Above I’ve described about 99% of design agencies and freelancers operating today.

The second set has de-commoditized themselves. They function on a conceptual/intellectual level, and have established themselves as disrupters in their industry. Think 2004 Apple. This set of professionals charge for the solutions they provide, not the amount of time it took them to solve the problem. Clients are willing to pay over 3x what the competition would charge because they’re providing a value, service, or product that isn’t available anywhere else in the market.

The latter is the 1%. There are a handful of designers and agencies that fall into the second category. 37 Signals, Undercurrent, Ben Pieratt, Frank Chimero, & Khoi Vinh immediately come to mind. They are offering something that is not readily available and can not be crowd-sourced. They’ve established their unfair-advantage, and bring concrete value to the table with every project. This group does not build business around self-promotion or marketing, instead the work seeks them.

With that said…

How have you de-commoditized yourself or brand? Can you measure your value outside the traditional time-for-money proposition? What is the problem you’re facing and is it worth solving? What is your unfair advantage?

These are all questions I pose to myself somewhat daily as a designer. As of yet, no clear answer has emerged, and more often than not, I find myself taking on work that puts me back in the first group. However, the second option is attainable if we reconsider our approach as well as think critically about the problems at hand. What is clear is this: If I’m doing work that provides similar or little value more than a pre-built template or crowd-sourced solution, than it’s the wrong kind of work.

November 4, 2014


If non-voters started voting for outliers who live their morals, our democracy would change completely in less than a decade.

Seth Godin

October 31, 2014

Show Your Work : SCPW Logo Process (Part III)

Logo Process

We left off with Part 2 of my logo process with a set of refined sketches. The next step is presenting the sketches to the client and determine a final direction, as well as gather any potential feedback they may have. In this case, the client felt the above sketch best communicated the intended brand and most reflected the audience. To see the other sketches, go back to Part 2.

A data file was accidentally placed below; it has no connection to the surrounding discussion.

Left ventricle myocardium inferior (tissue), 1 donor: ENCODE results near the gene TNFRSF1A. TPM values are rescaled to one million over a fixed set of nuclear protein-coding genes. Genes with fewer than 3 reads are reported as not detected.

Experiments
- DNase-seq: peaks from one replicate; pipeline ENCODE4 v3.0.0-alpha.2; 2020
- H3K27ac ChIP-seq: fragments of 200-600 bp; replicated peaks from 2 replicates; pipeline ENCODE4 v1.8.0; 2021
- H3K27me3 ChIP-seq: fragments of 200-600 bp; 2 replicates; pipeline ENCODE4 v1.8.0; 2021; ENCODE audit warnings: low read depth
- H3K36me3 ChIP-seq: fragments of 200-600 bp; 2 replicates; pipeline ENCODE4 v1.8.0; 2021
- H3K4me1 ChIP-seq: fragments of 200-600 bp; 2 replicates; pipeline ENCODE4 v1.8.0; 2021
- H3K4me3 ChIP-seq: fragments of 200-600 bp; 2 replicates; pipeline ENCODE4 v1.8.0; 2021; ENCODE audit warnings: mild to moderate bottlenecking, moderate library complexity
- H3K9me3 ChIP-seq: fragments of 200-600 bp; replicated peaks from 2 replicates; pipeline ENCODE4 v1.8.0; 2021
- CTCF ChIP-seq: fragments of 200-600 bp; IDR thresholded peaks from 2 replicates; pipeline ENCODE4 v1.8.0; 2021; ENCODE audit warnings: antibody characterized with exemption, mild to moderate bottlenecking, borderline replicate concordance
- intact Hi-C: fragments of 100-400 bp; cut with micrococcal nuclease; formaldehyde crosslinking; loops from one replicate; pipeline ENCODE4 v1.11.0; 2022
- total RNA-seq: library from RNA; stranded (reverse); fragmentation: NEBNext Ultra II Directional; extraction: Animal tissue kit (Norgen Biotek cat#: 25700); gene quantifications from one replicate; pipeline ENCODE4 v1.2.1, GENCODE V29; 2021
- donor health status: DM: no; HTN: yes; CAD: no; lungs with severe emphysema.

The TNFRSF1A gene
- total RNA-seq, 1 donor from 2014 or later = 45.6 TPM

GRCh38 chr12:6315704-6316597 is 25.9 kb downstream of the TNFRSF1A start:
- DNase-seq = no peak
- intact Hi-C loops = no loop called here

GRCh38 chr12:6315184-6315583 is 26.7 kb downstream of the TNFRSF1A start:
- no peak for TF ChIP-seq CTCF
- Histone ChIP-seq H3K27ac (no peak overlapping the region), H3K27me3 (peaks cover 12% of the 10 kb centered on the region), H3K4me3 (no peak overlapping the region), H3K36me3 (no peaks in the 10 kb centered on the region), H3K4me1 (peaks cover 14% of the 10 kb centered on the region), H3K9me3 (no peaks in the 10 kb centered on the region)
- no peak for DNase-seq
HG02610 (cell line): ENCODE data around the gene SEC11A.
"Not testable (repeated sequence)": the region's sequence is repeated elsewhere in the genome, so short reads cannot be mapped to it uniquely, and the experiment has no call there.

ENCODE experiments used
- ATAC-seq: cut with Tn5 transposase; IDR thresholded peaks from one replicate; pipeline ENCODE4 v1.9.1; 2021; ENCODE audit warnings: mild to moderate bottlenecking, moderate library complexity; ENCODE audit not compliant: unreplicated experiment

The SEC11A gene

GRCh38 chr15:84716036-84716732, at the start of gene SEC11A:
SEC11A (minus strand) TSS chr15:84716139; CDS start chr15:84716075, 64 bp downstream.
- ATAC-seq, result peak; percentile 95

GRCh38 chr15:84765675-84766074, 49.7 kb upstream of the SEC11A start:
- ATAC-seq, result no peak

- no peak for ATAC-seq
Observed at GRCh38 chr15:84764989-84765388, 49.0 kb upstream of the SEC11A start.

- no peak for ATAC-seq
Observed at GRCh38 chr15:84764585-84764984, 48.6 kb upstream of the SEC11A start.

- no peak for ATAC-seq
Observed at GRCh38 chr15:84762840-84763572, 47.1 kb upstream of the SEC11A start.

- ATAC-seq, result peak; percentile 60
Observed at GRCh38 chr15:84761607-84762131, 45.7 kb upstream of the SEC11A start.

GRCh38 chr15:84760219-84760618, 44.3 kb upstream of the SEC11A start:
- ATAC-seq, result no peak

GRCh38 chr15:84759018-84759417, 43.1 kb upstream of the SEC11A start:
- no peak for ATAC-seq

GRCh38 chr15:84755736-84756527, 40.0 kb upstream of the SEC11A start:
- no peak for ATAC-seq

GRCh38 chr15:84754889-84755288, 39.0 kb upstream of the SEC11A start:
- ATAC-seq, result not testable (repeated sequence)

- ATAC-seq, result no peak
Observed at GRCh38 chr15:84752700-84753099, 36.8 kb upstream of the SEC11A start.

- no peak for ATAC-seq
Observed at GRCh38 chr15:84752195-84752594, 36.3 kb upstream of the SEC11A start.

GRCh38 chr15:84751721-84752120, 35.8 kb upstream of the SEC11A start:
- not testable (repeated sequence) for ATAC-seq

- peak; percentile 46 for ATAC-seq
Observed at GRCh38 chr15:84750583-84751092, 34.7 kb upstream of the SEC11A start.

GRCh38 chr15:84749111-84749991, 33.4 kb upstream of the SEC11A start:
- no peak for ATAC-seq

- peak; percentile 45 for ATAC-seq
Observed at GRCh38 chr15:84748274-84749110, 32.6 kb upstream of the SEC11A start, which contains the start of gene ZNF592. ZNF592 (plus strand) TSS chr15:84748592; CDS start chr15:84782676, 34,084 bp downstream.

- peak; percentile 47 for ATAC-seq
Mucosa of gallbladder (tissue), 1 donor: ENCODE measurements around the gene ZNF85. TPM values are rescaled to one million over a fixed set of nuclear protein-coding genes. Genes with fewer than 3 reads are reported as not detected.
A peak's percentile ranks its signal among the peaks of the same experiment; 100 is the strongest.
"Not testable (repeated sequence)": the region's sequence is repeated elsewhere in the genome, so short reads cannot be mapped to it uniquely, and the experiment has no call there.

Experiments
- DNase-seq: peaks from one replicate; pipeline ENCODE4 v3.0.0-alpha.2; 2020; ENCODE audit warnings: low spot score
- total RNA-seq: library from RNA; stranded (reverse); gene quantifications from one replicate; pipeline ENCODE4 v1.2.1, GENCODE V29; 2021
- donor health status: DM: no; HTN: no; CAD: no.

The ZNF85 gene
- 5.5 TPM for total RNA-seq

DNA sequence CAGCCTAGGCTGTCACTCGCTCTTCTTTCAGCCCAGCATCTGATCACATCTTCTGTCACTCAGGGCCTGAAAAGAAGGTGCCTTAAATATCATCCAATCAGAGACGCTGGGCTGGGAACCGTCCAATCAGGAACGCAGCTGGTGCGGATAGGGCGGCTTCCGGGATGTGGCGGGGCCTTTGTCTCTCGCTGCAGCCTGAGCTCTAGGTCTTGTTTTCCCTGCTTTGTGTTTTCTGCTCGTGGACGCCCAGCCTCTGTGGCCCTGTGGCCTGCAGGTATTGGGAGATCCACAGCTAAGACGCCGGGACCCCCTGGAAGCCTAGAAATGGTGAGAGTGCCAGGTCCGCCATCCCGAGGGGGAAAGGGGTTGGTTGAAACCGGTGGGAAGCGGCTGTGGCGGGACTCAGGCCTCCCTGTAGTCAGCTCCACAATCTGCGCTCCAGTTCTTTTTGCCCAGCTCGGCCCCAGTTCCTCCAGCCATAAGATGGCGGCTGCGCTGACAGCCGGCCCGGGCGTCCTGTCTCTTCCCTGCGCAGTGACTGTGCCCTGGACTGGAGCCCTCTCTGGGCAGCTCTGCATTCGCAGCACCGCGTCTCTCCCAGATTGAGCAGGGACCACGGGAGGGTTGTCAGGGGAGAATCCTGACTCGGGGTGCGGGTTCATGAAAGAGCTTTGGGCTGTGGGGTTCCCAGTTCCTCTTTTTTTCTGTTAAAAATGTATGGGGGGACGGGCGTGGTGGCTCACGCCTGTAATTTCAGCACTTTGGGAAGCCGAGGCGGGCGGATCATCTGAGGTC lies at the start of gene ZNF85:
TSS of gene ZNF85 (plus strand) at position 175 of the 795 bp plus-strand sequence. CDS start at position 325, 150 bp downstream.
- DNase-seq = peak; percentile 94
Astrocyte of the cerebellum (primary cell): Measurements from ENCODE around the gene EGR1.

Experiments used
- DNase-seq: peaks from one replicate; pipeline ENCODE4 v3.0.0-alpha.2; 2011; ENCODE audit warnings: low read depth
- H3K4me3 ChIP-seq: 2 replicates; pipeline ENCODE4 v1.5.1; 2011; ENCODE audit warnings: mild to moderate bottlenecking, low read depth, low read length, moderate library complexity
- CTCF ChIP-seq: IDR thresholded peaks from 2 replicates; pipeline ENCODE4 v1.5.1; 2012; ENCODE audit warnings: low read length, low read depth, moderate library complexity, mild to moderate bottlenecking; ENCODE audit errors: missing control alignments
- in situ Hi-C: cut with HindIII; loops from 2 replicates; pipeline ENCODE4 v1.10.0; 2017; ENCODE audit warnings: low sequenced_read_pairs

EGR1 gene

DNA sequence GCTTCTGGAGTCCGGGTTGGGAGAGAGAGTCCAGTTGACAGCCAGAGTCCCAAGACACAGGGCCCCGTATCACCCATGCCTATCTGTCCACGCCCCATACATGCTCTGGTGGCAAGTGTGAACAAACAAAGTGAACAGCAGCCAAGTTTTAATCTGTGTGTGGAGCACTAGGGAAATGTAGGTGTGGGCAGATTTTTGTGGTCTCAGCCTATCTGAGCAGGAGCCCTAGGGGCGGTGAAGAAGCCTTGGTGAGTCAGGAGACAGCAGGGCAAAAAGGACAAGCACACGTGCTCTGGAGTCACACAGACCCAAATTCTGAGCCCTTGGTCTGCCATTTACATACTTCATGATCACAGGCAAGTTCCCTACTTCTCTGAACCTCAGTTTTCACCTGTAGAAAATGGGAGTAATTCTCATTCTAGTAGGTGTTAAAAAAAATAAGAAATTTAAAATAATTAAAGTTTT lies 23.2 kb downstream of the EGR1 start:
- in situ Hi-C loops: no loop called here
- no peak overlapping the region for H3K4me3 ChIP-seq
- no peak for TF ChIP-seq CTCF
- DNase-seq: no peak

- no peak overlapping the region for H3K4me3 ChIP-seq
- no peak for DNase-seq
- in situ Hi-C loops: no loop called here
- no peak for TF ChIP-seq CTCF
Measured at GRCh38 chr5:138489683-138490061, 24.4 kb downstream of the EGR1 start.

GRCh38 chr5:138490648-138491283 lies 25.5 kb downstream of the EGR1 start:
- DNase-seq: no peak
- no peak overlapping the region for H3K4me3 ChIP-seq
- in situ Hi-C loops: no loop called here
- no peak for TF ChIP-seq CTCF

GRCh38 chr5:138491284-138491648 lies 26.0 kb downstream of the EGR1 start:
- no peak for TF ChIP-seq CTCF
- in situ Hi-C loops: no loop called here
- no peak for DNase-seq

After client sign-off, I make any additional tweaks to the sketch I see fit with pencil and paper. In this case, I feel it’s pretty close to the intended result and any additional tweaks can easily be addressed on the computer, so I scan it and begin the digitization process. Working in illustrator using shapes and the pathfinder tools I vectorize the sketch and make the necessary alterations to the final letter-forms.


Early in the process we determined that the core mark would be the SCPW. From there, I’d deliver additional variations that took into account the full name of the organization.

logo process

Above is the full Summit Community Power Works logo.

logo process

Additionally, given the industry, we liked the idea incorporating a badge treatment into the brand, which can be seen above.

With final mark and logo variations intact, I now send to the client for final approval.

There it is, my full logo process from start to finish. I’m more than stoked on the way the final result came out, and even more importantly, so is the client. If you’re a designer, please chime in with any questions or feedback, as well as thoughts on your own process.

If you’re in the market for a new logo or identity, or simply need to tweak your existing brand feel free to reach out with any questions.

Contact Me to Start Your Logo Project